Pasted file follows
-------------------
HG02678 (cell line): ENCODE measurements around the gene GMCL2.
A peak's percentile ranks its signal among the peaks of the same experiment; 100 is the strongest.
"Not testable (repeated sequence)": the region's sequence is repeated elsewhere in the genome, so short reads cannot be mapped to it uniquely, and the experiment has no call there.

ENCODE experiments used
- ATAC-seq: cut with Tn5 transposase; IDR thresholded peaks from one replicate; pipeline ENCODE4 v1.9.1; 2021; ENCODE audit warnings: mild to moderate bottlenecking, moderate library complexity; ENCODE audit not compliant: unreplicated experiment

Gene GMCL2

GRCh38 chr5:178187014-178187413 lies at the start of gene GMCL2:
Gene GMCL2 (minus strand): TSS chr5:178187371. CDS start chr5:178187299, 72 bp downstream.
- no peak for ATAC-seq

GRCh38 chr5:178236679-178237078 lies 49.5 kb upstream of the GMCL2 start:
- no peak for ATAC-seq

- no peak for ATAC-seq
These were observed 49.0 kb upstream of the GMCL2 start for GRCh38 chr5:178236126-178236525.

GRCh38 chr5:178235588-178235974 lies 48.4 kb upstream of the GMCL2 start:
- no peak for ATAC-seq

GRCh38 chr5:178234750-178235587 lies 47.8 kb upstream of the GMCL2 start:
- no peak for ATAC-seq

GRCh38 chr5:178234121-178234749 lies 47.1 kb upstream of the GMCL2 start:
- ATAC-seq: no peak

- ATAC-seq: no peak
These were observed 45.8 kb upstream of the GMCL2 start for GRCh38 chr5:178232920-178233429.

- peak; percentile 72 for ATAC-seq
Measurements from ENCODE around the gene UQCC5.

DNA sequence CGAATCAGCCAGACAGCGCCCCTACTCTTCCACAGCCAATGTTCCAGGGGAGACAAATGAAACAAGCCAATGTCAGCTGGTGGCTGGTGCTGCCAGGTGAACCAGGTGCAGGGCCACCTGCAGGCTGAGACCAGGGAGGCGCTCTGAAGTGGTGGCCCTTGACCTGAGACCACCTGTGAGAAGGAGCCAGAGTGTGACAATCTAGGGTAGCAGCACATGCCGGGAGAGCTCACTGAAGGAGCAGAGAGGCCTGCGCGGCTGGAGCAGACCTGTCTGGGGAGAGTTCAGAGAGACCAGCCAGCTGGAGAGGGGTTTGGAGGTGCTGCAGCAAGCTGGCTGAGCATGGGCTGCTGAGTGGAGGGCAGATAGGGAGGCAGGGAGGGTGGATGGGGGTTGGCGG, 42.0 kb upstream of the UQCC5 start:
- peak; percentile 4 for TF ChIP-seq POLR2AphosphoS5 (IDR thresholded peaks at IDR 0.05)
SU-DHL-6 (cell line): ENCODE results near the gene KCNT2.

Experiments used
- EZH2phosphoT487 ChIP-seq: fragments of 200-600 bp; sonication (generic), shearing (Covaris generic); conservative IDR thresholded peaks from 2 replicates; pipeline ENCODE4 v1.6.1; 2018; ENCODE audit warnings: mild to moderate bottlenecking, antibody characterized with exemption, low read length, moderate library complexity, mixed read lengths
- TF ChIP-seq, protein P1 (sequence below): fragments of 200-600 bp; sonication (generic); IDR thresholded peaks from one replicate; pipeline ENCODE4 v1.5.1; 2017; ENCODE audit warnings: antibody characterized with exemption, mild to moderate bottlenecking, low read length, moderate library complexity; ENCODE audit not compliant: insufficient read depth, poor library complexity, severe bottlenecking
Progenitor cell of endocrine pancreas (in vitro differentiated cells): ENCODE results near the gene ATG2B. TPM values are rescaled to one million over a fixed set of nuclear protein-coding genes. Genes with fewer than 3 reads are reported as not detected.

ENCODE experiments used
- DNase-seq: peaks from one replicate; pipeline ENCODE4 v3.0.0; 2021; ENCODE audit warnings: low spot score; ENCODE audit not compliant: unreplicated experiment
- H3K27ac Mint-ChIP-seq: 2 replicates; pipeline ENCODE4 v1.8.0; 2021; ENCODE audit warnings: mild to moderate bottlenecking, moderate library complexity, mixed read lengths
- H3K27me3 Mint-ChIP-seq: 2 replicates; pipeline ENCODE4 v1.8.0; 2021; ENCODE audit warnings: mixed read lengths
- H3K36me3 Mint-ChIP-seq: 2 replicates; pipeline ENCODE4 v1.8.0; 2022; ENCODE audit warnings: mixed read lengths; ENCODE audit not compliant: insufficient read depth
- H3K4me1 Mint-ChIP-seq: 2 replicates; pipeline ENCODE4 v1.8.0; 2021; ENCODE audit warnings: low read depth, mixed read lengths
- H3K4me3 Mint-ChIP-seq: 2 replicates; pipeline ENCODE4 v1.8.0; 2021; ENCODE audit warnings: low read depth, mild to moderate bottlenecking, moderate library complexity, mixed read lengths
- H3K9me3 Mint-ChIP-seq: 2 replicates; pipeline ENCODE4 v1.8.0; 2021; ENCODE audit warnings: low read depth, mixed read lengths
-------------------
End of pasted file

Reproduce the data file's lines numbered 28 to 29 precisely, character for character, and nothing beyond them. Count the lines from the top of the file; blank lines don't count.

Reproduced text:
- EZH2phosphoT487 ChIP-seq: fragments of 200-600 bp; sonication (generic), shearing (Covaris generic); conservative IDR thresholded peaks from 2 replicates; pipeline ENCODE4 v1.6.1; 2018; ENCODE audit warnings: mild to moderate bottlenecking, antibody characterized with exemption, low read length, moderate library complexity, mixed read lengths
- TF ChIP-seq, protein P1 (sequence below): fragments of 200-600 bp; sonication (generic); IDR thresholded peaks from one replicate; pipeline ENCODE4 v1.5.1; 2017; ENCODE audit warnings: antibody characterized with exemption, mild to moderate bottlenecking, low read length, moderate library complexity; ENCODE audit not compliant: insufficient read depth, poor library complexity, severe bottlenecking